Use LED Tiles to make a static or moving POV display. A small 10x100 resolution display could be used for simple text; time, date, outside weather, etc. A larger display can display simple low-resolution images, animations and games (pong, space invaders, etc. as the controller permits). Something on the order of 50x100 resolution. An even larger display can operate on a resolution comparable to a computer monitor; CGA (320x200) to SVGA (640x480). A computer could be attached to display the IRC channel, presentations, etc.
Static LED Tile Display
This would simply be a bunch of LEDs mounted to a circuit board. As there are many LEDs required, it is limited to making small monochrome displays.
Size & Cost Estimates
Assuming the tiles are 1" squares, each one is a pixel and cost 50 cents/pixel:
- 10x100 Display - 0.8'x8.3' for $500 (1,000 pixels)
- 50x100 Display - 4.2'x8.3' for $2,500 (5,000 pixels)
- CGA (320x200) Display - 26.7'x16.7' for $32,000 (64,000 pixels)
- SVGA (640x480) Display - 53.3'x40' for $153,600 (307,200 pixels)
In short, let's just stick with the 10x100 Display
Resizing & Cost Reduction
For the static LED display, I could make a wall-mount monochrome panel that uses the cheapest possible SMLEDs. This will reduce its cost and size while allowing for sufficient resolution.
Moving POV Display
Had a talk with the guys last week. Brimstone mentioned POV as a way to make a big display with a fraction of the LEDs for a static display. Decided that I could make either a vertical-axis cylindrical or conveyor-belt rotating POV display with the LED pixels arranged in a single vertical line. Right now, cylindrical is the easiest mechanically, so I will only consider that design. With the cylindrical configuration, I can have three screens on each third of the sweep of the rotating section. Using surface-mount LEDs (selected for their small profile and their low cost), I can have a compact screen with sufficient resolution while keeping costs low. For each physical pixel on the rotating POV display, the LEDs will be arranged in a line parallel to the direction of rotation. This long arrangement and the motion of the POV may cause pixel color smearing. Therefore, each LED ought to be timed to flash at a specific spot rather than all three flashing at a specific spot.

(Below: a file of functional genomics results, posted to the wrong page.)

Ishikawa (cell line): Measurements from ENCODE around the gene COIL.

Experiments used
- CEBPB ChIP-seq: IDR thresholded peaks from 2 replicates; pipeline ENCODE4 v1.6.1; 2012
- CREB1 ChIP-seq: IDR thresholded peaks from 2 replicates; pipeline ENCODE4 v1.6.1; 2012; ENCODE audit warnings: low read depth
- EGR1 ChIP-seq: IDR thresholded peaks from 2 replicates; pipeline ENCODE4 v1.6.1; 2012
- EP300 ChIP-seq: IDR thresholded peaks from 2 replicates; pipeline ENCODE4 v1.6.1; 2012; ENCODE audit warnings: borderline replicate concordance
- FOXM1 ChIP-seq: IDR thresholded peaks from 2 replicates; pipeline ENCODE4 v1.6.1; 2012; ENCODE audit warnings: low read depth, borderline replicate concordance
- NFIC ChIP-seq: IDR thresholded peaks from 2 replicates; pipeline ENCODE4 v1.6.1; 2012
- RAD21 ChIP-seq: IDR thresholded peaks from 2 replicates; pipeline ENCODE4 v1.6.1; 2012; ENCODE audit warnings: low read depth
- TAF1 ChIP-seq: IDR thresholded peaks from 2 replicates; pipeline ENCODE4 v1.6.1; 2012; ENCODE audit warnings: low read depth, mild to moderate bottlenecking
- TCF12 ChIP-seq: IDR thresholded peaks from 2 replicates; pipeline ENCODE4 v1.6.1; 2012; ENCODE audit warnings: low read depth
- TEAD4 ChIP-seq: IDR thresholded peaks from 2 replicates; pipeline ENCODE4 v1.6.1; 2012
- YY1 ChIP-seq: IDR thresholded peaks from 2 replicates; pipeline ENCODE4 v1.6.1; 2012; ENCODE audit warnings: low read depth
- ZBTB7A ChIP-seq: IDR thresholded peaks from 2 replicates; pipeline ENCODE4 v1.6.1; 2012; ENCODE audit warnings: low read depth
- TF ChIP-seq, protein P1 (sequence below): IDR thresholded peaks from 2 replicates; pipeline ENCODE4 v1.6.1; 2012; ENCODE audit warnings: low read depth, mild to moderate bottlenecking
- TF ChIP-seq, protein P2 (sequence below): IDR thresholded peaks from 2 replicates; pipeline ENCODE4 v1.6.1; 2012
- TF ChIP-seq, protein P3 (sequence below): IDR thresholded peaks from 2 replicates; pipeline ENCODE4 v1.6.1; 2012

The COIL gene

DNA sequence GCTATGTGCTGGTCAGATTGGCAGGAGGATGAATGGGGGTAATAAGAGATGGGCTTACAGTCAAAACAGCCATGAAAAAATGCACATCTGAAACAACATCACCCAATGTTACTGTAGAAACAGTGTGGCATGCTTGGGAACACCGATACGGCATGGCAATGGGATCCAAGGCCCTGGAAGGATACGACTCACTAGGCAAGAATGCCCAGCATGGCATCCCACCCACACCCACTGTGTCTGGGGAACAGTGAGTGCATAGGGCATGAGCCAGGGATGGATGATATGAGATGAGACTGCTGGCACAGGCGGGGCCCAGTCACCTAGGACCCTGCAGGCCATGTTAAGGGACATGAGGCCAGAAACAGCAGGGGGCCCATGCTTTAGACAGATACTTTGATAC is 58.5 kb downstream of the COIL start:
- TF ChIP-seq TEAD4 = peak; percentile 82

Size & Cost Estimates
I am looking at the following LEDs from LEDtronics, Inc.:
- Red - Super Red SMLED in an 805 package, $0.07ea. Link
- Blue - Super Blue SMLED in an 805 package, $0.42ea. Link
- Green - Super Lime Green SMLED in an 805 package, $0.25ea. Link / Aqua Green SMLED in an 805 package, $0.50ea. Link
Assuming 1 RGB set per pixel, a pixel will be $0.74ea - $0.99ea.
From the above and using a cylindrical POV with 1/3 screens, I have the following cost and size estimates for various screen resolutions:
|Resolution||diam x ht (ft(m))||LED Count||Cost (for LEDs)|
|320 x 240 (QVGA)||1.3(0.4) x 1(0.3)||720||$180 - $240|
|640 x 480 (VGA)||2.5(0.8) x 2(0.6)||1,440||$360 - $480|
|1280 x 800 (WXGA)||5(1.5) x 3.3(1)||2,400||$600 - $800|
Note: Display diameter is determined assuming that each virtual pixel is as wide as each LED line's height for each physical pixel. It is assumed that the pixels are packed as tightly as possible (touching each other).
Simple Moving POV LED Display
Let's start simply. Using some tri-color LEDs, I could make a rotating disc-type POV as a starter project. Akin to the POV clock.
Rotating and Scanning Laser
Thought of a way to mount a mirror on a device that made it scan and rotate (scan would be done by a vibrating piezoelectric and rotate would be a simple shaft and electric motor). Such a device could be made from a supermarket checkout laser scanner and some additional hardware. Would just need to figure out a way to switch the laser to form precise patterns.
From research, this is how it is done DIY-style:
- Super Red SMLED in an 805 package, $0.07ea. Link
- Super Blue SMLED in an 805 package, $0.42ea. Link
- Super Lime Green SMLED in an 805 package, $0.25ea. Link / Aqua Green SMLED in an 805 package, $0.50ea. Link
--Spacefelix 16:47, 27 May 2009 (CDT)